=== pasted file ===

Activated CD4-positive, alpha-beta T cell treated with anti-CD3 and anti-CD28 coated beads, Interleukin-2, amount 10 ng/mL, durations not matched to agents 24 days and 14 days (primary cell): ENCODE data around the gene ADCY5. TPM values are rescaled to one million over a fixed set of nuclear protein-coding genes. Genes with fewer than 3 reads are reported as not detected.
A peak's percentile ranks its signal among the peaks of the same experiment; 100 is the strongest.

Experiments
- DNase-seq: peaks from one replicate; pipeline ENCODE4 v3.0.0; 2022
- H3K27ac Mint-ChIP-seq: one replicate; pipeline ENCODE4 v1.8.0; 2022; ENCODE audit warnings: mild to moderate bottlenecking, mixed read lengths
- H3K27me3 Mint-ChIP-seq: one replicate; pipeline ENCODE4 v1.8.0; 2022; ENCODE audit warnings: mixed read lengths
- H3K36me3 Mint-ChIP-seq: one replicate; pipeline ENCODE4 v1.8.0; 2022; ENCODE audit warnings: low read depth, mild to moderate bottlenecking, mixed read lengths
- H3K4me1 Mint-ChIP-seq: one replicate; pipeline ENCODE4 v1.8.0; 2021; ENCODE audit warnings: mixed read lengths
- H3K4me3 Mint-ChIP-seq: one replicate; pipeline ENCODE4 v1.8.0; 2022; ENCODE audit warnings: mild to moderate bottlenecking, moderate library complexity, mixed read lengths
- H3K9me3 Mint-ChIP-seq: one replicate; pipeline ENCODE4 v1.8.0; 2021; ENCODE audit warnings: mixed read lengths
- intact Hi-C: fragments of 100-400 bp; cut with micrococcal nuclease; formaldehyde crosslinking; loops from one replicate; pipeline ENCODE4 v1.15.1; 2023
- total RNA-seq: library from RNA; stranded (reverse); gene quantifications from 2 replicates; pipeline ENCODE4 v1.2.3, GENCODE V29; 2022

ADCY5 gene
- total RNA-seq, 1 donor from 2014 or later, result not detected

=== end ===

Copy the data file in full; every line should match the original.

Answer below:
Activated CD4-positive, alpha-beta T cell treated with anti-CD3 and anti-CD28 coated beads, Interleukin-2, amount 10 ng/mL, durations not matched to agents 24 days and 14 days (primary cell): ENCODE data around the gene ADCY5. TPM values are rescaled to one million over a fixed set of nuclear protein-coding genes. Genes with fewer than 3 reads are reported as not detected.
A peak's percentile ranks its signal among the peaks of the same experiment; 100 is the strongest.

Experiments
- DNase-seq: peaks from one replicate; pipeline ENCODE4 v3.0.0; 2022
- H3K27ac Mint-ChIP-seq: one replicate; pipeline ENCODE4 v1.8.0; 2022; ENCODE audit warnings: mild to moderate bottlenecking, mixed read lengths
- H3K27me3 Mint-ChIP-seq: one replicate; pipeline ENCODE4 v1.8.0; 2022; ENCODE audit warnings: mixed read lengths
- H3K36me3 Mint-ChIP-seq: one replicate; pipeline ENCODE4 v1.8.0; 2022; ENCODE audit warnings: low read depth, mild to moderate bottlenecking, mixed read lengths
- H3K4me1 Mint-ChIP-seq: one replicate; pipeline ENCODE4 v1.8.0; 2021; ENCODE audit warnings: mixed read lengths
- H3K4me3 Mint-ChIP-seq: one replicate; pipeline ENCODE4 v1.8.0; 2022; ENCODE audit warnings: mild to moderate bottlenecking, moderate library complexity, mixed read lengths
- H3K9me3 Mint-ChIP-seq: one replicate; pipeline ENCODE4 v1.8.0; 2021; ENCODE audit warnings: mixed read lengths
- intact Hi-C: fragments of 100-400 bp; cut with micrococcal nuclease; formaldehyde crosslinking; loops from one replicate; pipeline ENCODE4 v1.15.1; 2023
- total RNA-seq: library from RNA; stranded (reverse); gene quantifications from 2 replicates; pipeline ENCODE4 v1.2.3, GENCODE V29; 2022

ADCY5 gene
- total RNA-seq, 1 donor from 2014 or later, result not detected